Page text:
1. Thanks for the comments!

      1 – RE: they got what their infallible magistrium voted for…

      Yeah, when I was a kid, we were told by the nuns that the Holy Spirit guided the conclaves of cardinals when they elect a pope. Conservatives and traditionalists would say God permitted Satan to have his way when the 2013 conclave elected Francis.

      2 – RE: That should have ended a long time ago…

      Yup, the priest scandals began making bigtime headlines in 2002 and exposed the hierarchy as being complicit.

      Liked by 1 person

  3. 3.) “Multi-faith committee set up to spread Pope Francis’ claim that God wills ‘diversity of religions’”
    More proof Romanism isn’t a New Testament religion.

    4.) ” However, the Waldensians drifted into Bible-denying liberalism and modernism decades ago”
    Wow sad to hear Waldensians are now liberals…

    Liked by 1 person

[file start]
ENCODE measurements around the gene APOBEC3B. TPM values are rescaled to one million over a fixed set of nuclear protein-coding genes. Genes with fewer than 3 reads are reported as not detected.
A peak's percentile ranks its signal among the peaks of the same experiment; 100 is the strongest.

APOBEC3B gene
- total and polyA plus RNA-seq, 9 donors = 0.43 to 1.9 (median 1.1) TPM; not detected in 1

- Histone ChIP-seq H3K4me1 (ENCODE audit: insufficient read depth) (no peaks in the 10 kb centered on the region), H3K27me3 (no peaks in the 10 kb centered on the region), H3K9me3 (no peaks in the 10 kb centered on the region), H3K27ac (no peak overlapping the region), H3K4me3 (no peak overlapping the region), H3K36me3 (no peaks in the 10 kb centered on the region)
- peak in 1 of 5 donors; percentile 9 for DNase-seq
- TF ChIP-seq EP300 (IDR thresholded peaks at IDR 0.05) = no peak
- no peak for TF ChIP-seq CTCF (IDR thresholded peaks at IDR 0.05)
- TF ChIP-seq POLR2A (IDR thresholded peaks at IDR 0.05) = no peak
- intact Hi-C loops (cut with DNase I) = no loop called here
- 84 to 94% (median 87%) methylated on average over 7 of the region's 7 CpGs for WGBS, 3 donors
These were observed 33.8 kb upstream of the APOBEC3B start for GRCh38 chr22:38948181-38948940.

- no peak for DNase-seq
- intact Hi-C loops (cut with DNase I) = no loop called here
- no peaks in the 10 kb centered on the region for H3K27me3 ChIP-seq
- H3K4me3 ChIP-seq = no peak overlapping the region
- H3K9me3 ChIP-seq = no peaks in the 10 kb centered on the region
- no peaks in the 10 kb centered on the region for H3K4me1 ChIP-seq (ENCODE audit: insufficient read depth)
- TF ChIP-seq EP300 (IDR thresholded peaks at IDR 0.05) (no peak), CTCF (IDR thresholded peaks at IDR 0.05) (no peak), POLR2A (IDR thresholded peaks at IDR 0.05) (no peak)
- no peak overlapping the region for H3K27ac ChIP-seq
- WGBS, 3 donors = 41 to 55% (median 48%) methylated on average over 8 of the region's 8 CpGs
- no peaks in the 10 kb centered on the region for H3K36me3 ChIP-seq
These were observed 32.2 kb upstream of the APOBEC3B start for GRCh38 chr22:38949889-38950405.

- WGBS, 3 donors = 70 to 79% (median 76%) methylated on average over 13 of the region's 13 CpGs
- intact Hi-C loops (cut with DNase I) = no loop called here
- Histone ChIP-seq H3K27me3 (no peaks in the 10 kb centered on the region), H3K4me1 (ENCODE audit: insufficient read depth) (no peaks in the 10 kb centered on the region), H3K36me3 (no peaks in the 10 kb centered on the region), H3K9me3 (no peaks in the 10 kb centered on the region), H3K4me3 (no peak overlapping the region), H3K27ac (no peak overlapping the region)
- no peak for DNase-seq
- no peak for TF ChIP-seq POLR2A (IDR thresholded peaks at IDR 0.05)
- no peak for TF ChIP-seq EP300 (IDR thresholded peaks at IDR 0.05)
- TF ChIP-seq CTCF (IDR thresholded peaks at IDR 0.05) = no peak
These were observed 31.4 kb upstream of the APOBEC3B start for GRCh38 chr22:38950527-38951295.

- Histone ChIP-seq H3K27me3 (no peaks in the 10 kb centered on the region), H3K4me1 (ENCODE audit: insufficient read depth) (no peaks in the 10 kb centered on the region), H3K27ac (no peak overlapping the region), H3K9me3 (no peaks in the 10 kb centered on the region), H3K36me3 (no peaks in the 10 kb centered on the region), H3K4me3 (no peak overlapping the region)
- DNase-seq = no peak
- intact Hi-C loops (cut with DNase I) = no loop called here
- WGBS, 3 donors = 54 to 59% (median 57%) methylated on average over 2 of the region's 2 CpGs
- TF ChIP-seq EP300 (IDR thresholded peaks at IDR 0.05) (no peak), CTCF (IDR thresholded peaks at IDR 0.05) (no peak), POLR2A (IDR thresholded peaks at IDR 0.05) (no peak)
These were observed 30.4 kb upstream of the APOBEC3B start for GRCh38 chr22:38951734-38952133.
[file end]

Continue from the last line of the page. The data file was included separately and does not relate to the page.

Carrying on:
1. 3 – RE: More proof Romanism isn’t a New Testament religion.

      Pragmatic Francis is attempting to quell the anti-(c)hristian violence in the Middle East but also pushing the inter-faith movement with the RCC in the driver’s seat. One could not imagine the apostle Paul signing a ‘diversity of religions’ accord with the pagan high priests in the cities where he planted churches.

      4 – RE: sad to hear Waldensians are now liberals

      Yeah, they suffered all of that persecution for many centuries only to betray the Gospel when there was no persecution.

      Liked by 1 person

      1. ” One could not imagine the apostle Paul signing a ‘diversity of religions’ accord with the pagan high priests in the cities where he planted churches.”